Cannabis induced cardiac arrhythmias: a case series

Eur Heart J Case Rep. 2020 Dec 12;4(6):1-9. doi: 10.1093/ehjcr/ytaa376. eCollection 2020 Dec.


Introduction: Cannabis use is known to be associated with significant cardiovascular morbidity. We describe three cases of cannabis-related malignant arrhythmias, who presented to the cardiac department at our institution within the last 2 years. All three patients were known to smoke cannabis on daily basis.

Case summaries: Case 1: A 30-year-old male, presented with recent onset of palpitations. A 12-lead electrocardiogram (ECG), transthoracic echocardiogram (TTE), and blood tests were all normal. During an inpatient exercise treadmill test (ETT) he developed polymorphic ventricular tachycardia (VT), which converted spontaneously to supraventricular tachycardia (SVT) in the recovery phase of the test. Subsequent risk stratification with cardiac magnetic resonance imaging and coronary angiography showed no abnormalities and an electrophysiological study was negative for sustained VT, however, SVT was easily induced with rapid conversion to atrial fibrillation. The patient successfully stopped smoking all tobacco products including cannabis and was treated with beta-blockers, with no further episodes of arrhythmia. Case 2: A 30-year-old male presented to the Emergency Department with palpitations, chest pain, and dizziness that improved during exertion. His initial ECG demonstrated complete atrioventricular block (AVB). Subsequent traces showed Mobitz Type I and second-degree AVB, which converted to atrial flutter after exertion. Routine blood tests, TTE, and an ETT were all normal and he was discharged home with no conduction abnormalities. Case 3: A 24-year-old male presented with two episodes of syncope. Baseline examination was normal, with an ECG showing a low atrial rhythm. Interrogation of his implantable loop recorder showed episodes of early morning bradycardia episodes with no associated symptoms.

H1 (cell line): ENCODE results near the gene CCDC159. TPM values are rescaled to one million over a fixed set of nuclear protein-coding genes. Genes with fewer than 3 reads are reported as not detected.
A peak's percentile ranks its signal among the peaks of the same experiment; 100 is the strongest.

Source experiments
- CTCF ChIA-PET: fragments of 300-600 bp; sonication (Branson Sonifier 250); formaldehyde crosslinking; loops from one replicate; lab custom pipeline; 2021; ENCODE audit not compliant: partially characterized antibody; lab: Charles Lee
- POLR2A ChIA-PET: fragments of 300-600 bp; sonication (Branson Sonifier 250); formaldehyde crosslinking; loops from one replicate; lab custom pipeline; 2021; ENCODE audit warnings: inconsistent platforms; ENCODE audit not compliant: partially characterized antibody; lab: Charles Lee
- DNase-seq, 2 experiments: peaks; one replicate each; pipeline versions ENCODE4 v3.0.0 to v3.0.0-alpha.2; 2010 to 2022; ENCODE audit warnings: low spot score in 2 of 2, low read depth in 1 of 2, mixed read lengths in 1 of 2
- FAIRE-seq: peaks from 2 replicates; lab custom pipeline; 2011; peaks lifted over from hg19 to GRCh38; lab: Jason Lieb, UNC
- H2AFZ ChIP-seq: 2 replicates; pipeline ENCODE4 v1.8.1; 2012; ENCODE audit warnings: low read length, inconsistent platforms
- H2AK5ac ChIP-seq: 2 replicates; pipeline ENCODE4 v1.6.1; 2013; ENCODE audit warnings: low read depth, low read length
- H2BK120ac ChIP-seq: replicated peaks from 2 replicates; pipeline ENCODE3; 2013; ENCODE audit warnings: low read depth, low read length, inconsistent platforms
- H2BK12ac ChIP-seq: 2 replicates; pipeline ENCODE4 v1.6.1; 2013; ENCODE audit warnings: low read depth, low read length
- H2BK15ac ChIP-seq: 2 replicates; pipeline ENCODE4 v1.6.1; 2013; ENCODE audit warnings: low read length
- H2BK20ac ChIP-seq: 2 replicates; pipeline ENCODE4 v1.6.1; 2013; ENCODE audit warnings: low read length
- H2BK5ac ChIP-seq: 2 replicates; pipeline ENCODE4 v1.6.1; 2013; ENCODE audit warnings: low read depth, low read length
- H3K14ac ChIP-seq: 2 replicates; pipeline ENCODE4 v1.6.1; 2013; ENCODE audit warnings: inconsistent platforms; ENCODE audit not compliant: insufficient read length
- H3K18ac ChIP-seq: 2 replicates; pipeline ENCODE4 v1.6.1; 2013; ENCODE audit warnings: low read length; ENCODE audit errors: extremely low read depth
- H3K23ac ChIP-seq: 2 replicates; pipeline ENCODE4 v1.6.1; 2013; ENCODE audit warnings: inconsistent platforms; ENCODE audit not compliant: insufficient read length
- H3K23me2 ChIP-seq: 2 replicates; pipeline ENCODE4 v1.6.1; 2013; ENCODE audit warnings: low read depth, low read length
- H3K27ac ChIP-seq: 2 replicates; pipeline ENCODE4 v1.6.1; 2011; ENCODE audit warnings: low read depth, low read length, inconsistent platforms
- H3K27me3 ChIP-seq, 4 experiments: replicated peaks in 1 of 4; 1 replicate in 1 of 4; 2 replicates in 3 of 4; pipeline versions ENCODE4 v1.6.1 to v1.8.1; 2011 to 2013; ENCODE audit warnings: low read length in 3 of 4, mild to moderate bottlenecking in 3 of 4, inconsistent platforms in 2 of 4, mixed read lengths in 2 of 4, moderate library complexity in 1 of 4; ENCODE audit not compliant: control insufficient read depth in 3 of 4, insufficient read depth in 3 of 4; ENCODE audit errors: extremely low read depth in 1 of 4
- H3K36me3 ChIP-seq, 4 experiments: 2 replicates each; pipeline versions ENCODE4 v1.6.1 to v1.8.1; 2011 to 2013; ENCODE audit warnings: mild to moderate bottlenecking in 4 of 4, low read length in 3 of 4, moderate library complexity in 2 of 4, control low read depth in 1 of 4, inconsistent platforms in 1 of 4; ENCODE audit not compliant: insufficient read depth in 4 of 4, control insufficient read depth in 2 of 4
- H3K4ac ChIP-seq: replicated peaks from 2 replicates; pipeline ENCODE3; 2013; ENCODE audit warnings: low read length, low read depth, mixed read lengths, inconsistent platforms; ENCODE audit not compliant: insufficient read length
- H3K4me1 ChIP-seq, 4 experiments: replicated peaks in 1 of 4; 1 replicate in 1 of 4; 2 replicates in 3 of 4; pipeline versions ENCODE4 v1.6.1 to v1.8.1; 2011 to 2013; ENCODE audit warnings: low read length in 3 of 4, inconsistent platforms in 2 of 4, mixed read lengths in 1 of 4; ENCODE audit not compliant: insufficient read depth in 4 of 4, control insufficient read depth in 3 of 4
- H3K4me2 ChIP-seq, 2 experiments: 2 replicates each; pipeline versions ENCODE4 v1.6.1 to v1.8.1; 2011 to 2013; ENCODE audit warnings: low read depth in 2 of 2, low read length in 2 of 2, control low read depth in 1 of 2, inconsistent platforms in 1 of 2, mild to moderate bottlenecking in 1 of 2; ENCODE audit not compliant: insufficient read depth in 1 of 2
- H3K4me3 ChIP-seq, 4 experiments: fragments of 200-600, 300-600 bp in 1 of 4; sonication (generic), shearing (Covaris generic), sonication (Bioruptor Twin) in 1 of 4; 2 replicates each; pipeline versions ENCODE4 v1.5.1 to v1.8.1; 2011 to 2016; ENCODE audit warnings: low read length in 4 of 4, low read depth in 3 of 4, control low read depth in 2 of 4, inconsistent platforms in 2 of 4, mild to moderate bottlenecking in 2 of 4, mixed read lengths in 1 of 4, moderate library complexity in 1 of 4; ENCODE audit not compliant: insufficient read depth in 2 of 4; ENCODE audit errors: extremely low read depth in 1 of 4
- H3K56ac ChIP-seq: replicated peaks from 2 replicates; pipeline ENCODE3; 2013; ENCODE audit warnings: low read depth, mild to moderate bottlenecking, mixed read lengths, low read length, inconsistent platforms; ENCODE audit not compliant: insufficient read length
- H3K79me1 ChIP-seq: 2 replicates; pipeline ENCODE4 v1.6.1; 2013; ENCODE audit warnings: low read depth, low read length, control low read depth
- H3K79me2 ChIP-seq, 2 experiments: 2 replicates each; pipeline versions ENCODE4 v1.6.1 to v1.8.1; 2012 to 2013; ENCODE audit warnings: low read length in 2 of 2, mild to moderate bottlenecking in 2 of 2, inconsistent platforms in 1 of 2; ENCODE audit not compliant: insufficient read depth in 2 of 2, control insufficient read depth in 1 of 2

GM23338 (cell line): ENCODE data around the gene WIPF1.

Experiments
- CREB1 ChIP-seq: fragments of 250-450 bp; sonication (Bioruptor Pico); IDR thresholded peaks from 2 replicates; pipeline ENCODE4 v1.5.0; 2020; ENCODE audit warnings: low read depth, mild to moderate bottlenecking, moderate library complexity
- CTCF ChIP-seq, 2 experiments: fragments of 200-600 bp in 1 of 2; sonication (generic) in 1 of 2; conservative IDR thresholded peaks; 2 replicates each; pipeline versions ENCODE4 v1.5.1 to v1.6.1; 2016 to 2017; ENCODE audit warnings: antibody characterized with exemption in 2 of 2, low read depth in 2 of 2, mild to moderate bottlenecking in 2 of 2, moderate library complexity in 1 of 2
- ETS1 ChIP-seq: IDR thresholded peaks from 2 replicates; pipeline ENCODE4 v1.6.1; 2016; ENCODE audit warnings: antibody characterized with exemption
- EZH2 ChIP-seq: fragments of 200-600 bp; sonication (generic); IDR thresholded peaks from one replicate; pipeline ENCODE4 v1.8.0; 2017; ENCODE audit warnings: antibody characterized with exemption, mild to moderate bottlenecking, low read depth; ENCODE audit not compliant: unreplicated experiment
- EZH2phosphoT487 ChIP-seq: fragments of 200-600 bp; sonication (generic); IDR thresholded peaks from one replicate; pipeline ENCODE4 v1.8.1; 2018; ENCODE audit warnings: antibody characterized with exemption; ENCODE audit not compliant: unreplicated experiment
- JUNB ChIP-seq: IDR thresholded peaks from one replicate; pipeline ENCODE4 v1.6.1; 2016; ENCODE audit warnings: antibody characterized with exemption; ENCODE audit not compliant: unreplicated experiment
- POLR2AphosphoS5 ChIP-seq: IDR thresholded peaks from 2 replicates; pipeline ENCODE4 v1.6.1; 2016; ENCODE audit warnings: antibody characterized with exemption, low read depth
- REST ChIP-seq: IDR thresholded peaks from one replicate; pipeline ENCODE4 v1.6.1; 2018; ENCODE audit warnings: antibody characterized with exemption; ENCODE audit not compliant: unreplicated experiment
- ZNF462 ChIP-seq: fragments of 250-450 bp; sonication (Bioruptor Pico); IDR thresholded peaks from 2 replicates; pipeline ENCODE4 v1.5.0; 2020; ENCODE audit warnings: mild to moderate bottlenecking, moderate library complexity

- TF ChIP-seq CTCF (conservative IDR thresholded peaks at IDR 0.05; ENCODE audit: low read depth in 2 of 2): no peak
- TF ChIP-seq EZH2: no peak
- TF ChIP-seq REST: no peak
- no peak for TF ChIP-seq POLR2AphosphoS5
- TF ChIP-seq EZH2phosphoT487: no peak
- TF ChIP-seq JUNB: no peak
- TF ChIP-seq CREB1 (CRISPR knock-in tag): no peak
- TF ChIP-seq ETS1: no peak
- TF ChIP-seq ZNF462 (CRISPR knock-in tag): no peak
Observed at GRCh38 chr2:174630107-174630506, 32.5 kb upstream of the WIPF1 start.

Discussion: Cannabis-related arrhythmia can be multiform regarding their presentation. Therefore, ambiguous combinations of arrhythmia should raise suspicion of underlying cannabis abuse, where clinically appropriate. Although causality with regards to cannabis use cannot be proven definitively in these cases, the temporal relationship between drug use and the onset of symptoms suggests a strong association.

Keywords: Atrial fibrillation; Atrioventricular block; Cannabis; Cardiac arrhythmia; Case report; Electrophysiology study; Ventricular tachycardia.